The tail end of August saw us in old London Town to commemorate what would have been the 59th birthday of an old friend who died unexpectedly in January this year. It was our first trip to the Smoke since lockdown and we were understandably anxious. It’s only about 100 miles from here to there but it might as well be another country.
The shiny new train wasn’t busy. We almost had the carriage to ourselves and most passengers complied with the ‘new normal’ – face mask-wise. Booking into a hotel for a couple of nights gave us the chance to test the waters. We rode the Tube and drank in familiar Soho haunts. It was fine.
The early August heatwave gave us hope that we might have a picnic in St James’s Park – a fun and fabulous tradition developed over many years – but, alas, the weather turned blustery so we made do with a restaurant as ‘Storm Clive’ passed overhead. We came together under the shadow of Eros on Piccadilly Circus – except of course, it’s actually a statue of Eros’ less well-known sibling, Anteros, but everyone calls it Eros anyway.
I can’t share any images of the actual birthday bash. Some of the assembled are social media shy and don’t want their images online. And who can blame them? Suffice it to say it was a joyous occasion – old friends talking old times through a jolly, drunken haze. And Clive was there in spirit.
Who knows what life will be like once we’re released from house arrest? What will the so-called new normal look like? What’s certain is we’re all Zooming, streaming and buying online like never before. This was already the direction of travel and it just got turbo-charged. How many bricks and mortar businesses will survive is anyone’s guess.
And then there are the most ancient of games – cruising, coupling and canoodling – and the arenas where these rituals are played out. From an LGBT perspective, swiping right had already forced many a gay boozer to call time for good. Why bother with the faff and expense of propping up a bar hoping for a chance liaison when you can order in with free delivery? But these places aren’t just about a Saturday night takeaway, they also provide a community hub and a safe haven from a sometimes hostile world.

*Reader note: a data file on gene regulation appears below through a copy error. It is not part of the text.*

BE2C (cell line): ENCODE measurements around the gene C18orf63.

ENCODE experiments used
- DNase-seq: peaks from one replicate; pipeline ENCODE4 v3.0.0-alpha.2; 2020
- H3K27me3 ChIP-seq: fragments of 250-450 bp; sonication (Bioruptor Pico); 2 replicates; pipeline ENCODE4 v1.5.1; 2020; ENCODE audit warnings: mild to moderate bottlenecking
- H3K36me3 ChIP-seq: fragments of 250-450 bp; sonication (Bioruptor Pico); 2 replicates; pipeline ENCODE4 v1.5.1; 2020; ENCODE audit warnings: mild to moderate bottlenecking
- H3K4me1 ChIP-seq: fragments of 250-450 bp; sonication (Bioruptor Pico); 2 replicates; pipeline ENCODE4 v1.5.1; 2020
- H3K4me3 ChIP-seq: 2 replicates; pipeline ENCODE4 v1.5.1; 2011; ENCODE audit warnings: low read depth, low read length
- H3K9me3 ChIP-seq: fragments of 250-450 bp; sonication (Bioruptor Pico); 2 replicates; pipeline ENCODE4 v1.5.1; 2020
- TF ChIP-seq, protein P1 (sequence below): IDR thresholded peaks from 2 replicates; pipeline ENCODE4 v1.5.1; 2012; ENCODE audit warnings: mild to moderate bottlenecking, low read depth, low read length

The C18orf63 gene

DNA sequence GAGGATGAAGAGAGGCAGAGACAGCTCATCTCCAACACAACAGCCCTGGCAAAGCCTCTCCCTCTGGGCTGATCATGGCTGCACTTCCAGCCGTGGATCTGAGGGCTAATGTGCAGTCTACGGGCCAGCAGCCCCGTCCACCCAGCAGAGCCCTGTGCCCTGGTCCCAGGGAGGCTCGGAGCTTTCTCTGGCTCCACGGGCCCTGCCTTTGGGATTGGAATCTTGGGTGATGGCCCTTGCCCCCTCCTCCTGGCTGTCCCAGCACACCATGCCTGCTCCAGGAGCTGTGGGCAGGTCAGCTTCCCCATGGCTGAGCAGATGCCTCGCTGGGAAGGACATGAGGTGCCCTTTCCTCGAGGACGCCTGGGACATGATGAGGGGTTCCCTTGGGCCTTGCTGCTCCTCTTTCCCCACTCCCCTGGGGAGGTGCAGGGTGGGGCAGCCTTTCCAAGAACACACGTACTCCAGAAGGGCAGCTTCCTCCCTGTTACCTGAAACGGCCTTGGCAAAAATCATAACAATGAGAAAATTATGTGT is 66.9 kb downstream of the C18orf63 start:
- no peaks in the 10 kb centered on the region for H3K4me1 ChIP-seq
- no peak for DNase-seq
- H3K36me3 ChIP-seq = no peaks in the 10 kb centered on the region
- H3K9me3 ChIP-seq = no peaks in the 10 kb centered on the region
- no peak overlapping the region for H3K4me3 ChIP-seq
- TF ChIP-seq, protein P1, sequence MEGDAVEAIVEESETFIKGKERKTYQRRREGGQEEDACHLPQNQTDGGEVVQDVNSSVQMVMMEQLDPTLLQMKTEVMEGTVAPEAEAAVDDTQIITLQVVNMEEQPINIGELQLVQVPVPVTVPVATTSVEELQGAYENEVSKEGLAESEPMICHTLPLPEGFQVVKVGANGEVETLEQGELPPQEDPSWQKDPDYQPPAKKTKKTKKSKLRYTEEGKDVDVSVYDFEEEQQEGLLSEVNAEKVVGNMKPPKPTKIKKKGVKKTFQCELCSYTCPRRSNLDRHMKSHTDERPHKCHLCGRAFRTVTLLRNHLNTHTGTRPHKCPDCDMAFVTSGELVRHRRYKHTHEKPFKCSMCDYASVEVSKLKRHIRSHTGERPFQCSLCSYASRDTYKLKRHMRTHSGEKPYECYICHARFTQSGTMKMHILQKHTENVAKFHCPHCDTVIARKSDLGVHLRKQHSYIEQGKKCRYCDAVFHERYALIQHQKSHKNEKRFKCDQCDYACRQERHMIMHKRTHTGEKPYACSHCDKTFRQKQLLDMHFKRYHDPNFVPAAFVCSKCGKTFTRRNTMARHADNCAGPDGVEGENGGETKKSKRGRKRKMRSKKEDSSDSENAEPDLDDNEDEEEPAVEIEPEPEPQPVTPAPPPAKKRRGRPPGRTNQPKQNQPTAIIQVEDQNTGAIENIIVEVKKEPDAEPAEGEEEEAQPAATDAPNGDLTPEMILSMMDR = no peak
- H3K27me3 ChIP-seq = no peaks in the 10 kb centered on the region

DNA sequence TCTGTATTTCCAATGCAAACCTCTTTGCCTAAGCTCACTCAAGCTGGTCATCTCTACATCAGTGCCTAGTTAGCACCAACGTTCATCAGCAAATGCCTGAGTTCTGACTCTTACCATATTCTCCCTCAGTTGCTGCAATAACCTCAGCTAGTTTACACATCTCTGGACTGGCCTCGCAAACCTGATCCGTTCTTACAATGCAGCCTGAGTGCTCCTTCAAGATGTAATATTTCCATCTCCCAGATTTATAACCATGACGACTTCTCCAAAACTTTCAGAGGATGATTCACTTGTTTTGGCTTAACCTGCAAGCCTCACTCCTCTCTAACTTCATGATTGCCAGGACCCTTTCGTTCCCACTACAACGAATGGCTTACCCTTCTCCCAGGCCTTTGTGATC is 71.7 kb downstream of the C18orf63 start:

An old friend sent me – via WhatsApp, ironically – these amazing images of some of London’s most iconic gay pubs, venues with long and infamous pedigrees. I don’t know who took the pictures so they can’t be credited but they brought back a flood of memories of my gloriously misspent past.
Ladies and gents and all those in between, I give you the seven sisters. As the old saying goes, use them or lose them.
It was the calm before the storm. We flew out just before Storm Ciara barrelled across the flatlands on the Jet2 poofs and pensioners express to Gran Canaria with an all-male crew who minced up and down the aisles dishing up relentless jollity with the booze. We fitted right in and celebrated with fizz.
For our fix of winter sun this year we’d gone a bit more upmarket, staying at the Canary Garden Club, a well-appointed collection of whitewashed bungalows set in lush, beautifully-tended gardens. The sparkling pool was gorgeous though somewhat marred by the assortment of old fossils drying out in the sun. Still, it made us feel young again.